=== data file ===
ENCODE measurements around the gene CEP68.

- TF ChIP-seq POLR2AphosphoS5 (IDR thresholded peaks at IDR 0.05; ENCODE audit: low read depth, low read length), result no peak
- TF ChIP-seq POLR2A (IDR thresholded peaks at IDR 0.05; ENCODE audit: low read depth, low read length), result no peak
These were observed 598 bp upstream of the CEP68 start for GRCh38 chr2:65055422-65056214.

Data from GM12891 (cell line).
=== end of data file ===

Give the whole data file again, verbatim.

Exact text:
ENCODE measurements around the gene CEP68.

- TF ChIP-seq POLR2AphosphoS5 (IDR thresholded peaks at IDR 0.05; ENCODE audit: low read depth, low read length), result no peak
- TF ChIP-seq POLR2A (IDR thresholded peaks at IDR 0.05; ENCODE audit: low read depth, low read length), result no peak
These were observed 598 bp upstream of the CEP68 start for GRCh38 chr2:65055422-65056214.

Data from GM12891 (cell line).